Skip to main content

Dakota Access: an update

Published by
World Pipelines,

Amidst extensive protests across the world, Energy Transfer Partners – the company developing the controversial Dakota Access pipeline project – has vowed to press ahead with plans.

In a written statement, Energy Transfer Partners’s CEO, Kelcy Warren commented, saying that the company is committed to the project and will continue with its plans, despite strong opposition and a federal order to voluntarily halt construction near a American Indian reservation in North Dakota.

The statement also notes that Energy Transfer Partners will meet officials in Washington and that the media is providing misinformation. The company has stated that it will communicate correct information to the government and media more clearly.

"I am confident that as long as the government ultimately decides the fate of the project based on science and engineering, the Dakota Access pipeline will become operational. [...] So, we will continue to obey the rules and trust the process," Warren wrote.

Protests have been held in the US, Europe, Japan and New Zealand over the US$3.8 billion pipeline, which is planned to run through native American land in North Dakota.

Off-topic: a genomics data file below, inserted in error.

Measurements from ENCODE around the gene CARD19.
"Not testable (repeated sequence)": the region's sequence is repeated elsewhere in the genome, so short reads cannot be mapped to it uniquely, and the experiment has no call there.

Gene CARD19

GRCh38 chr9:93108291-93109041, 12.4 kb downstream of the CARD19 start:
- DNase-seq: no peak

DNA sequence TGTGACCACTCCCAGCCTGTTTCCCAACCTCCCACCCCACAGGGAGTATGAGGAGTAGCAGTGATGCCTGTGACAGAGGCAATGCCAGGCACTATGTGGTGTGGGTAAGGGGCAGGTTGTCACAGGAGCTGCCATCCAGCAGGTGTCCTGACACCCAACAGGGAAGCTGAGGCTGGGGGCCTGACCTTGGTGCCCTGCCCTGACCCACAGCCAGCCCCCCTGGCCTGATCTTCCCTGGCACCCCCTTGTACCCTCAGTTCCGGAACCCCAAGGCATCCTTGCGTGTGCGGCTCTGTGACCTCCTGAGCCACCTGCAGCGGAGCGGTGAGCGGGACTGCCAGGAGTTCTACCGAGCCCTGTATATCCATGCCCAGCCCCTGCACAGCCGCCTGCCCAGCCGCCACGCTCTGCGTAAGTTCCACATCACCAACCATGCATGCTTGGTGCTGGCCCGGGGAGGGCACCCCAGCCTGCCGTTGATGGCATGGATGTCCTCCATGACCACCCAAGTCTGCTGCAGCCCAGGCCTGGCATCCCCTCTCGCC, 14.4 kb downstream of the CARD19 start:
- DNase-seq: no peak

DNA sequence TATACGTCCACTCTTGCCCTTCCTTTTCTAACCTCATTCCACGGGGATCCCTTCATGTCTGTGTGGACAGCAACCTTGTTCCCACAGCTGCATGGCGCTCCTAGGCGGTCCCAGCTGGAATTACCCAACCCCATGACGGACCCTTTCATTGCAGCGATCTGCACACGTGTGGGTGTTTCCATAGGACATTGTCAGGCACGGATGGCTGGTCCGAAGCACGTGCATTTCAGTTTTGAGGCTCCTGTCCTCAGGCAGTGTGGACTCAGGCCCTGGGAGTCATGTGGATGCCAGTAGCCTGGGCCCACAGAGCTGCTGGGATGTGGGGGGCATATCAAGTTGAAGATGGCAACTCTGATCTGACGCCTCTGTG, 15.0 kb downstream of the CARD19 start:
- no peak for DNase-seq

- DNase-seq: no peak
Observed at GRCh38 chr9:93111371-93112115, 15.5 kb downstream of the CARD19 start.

The Standing Rock Sioux tribe has claimed that the proposed pipeline threatens their water supply and cultural heritage. The tribe is also challenging the Army Corps of Engineers' decision to grant approximately 200 permits at water crossings for the pipeline, based upon the same reasons.

Warren responded, stating: "Concerns about the pipeline's impact on the local water supply are unfounded."

The pipeline would extend 1172 mile and would carry nearly 500 000 bpd of crude oil from North Dakota's oil fields through South Dakota and Iowa, to an existing pipeline in Patoka, Illinois.

Edited from various sources by Anna Nicklin

Sources: WDIO-TV, Blasting News, Fox News, The Guardian

Read the article online at:

You might also like


Embed article link: (copy the HTML code below):